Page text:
2019.09.19 15:00

Lithuanian employers dodge new rule to disclose salary in job ads

LRT TV naujienų tarnyba, LRT.lt2019.09.19 15:00

Since late July, Lithuanian employers looking to hire must indicate the offered pay in job ads. The new law is aimed at giving a better negotiating position for potential employees, but employers find ways to eschew the rule.

Rūta from Vilnius recently finished studying and, for the last several months, has been looking for a full-time job. She started scanning job ads at the time when a new law requires that they indicate the offered pay.

The rule is supposed to give a better negotiating position for potential employees and prevent employers from manipulating figures during job interviews.

For Rūta, however, it is hardly helpful, because the ads give extremely wide intervals.

“The intervals are not really helpful, because they are usually incredibly wide, 500 to 2,000 euros. It gives you no idea what the actual salary could be and what you can ask during a job interview,” Rūta tells LRT TV.

The new law, which came into effect in late July, does not specify how precise the job ads must be about the pay.

Read more: Lithuanian paradox: as wages grow, so does unemployment

Recruitment specialists say that employers may be avoiding specificity because they are reluctant to disclose to their current employees what they are offering to new recruits.

“Some hide information about pay within companies and the big intervals [in job ads] are a way to disguise it,” says Akvilė Kazlienė, director of the recruitment agency Simplika.

Employers who fail to abide by the new job ad rules face a fine of up to 800 euros. Lithuania's State Labour Inspectorate has so far investigated eight complaints.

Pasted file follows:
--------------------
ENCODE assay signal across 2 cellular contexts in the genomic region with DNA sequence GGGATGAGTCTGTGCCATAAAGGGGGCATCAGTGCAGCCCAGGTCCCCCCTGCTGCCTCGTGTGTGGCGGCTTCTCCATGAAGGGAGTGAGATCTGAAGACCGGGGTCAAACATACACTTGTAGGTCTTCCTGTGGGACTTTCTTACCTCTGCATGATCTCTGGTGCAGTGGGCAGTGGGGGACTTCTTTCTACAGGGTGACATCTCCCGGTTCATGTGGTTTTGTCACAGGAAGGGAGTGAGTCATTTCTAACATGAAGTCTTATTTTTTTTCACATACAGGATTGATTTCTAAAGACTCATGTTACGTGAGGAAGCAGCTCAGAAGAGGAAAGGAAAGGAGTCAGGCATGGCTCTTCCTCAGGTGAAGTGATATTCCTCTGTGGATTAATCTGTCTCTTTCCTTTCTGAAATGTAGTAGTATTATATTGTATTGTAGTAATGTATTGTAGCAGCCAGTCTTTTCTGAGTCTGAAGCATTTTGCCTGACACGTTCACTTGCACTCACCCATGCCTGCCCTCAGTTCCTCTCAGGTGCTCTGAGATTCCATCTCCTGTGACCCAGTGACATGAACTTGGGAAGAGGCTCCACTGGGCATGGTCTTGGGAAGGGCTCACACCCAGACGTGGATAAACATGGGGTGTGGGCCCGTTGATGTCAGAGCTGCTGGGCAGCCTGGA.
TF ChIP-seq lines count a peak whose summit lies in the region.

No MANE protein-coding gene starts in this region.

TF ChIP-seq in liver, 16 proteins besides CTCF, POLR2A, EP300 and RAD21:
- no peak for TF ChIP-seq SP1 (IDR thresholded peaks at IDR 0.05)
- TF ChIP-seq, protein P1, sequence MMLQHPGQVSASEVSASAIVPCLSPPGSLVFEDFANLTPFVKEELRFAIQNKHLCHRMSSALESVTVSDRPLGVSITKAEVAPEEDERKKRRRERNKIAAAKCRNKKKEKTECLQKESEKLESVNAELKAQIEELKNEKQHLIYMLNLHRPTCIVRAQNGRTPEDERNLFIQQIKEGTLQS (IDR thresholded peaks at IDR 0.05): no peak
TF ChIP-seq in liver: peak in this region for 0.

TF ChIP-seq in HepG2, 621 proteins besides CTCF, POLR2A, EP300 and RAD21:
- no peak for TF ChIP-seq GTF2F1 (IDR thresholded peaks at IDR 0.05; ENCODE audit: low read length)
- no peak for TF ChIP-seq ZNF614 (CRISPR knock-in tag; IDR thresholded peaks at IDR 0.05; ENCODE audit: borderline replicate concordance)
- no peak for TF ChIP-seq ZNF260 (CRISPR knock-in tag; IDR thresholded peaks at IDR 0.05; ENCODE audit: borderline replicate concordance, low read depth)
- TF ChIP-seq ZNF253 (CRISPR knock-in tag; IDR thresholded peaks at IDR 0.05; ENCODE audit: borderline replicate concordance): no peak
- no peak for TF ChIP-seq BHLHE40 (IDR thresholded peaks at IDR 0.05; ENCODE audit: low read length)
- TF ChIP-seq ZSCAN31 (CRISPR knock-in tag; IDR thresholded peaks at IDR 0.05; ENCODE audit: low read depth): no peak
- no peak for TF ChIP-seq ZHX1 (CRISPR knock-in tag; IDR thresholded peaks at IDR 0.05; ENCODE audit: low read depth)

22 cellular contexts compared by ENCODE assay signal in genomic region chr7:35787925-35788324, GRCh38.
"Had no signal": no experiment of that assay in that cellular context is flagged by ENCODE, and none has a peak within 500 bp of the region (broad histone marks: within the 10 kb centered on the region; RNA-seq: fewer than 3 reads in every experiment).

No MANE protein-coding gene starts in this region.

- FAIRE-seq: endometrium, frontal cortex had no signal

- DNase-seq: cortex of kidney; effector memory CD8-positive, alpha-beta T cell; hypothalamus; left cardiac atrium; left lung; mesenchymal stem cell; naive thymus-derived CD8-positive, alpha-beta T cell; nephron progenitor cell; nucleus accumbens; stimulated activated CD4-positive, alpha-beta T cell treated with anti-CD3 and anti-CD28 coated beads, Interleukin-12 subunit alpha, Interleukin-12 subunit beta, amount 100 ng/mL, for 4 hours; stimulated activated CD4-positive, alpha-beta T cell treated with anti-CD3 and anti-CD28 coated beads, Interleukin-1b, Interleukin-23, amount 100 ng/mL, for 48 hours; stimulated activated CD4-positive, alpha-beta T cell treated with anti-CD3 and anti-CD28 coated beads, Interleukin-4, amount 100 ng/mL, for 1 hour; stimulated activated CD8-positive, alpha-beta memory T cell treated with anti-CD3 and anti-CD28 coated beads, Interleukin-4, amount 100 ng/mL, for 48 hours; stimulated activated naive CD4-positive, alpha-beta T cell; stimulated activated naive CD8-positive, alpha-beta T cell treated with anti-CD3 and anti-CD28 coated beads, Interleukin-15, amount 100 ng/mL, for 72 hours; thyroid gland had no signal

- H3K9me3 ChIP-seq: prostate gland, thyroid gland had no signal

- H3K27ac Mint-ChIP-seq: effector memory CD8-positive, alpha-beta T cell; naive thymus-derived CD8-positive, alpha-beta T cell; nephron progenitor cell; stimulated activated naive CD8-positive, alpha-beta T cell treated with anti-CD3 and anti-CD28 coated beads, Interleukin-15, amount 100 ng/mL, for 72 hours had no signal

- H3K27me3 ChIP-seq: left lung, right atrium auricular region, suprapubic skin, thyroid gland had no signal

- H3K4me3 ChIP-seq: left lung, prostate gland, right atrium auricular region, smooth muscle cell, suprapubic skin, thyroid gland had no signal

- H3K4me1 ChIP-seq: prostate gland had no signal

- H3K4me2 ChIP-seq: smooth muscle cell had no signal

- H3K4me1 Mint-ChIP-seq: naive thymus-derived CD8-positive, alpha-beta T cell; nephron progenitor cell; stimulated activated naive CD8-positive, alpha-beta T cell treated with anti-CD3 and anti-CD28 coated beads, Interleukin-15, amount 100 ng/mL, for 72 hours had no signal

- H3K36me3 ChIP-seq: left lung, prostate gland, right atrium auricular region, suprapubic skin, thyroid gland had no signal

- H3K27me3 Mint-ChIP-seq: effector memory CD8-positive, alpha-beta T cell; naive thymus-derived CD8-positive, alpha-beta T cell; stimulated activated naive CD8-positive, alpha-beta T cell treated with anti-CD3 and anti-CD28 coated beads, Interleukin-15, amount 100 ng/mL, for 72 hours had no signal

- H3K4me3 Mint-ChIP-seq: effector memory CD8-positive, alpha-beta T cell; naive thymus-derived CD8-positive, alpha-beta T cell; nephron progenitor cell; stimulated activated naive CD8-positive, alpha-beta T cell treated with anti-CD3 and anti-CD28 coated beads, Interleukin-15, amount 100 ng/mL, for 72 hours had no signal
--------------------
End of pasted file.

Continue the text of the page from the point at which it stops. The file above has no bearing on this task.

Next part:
“We are monitoring job ads ourselves, we are not blind,” Šarūnas Orlavičius, a spokesman for the inspectorate, says. “In the beginning, not everyone knew [about the new rule], but there are fewer such cases now.”

The Labour Inspectorate has so far fined one employer. In other cases, the ads had been posted earlier than the law came into effect, Orlavičius says.

MP Tomas Tomilinas, the author of the law, says that even wide intervals of possible pay can give job seekers an idea about a potential employers.

“If the ad says you can make up to 2,000 euros, it helps later on in negotiating pay raises as you advance in your career,” Tomilinas says.

Moreover, if a company posts unreasonably low pay, this may indicate that it is dodging payroll taxes, he adds.

“This rule will not solve all the problems of the labour market, but it will give a person more information,” according to Tomilinas. “They may decide not to waste their time with the ad altogether.”

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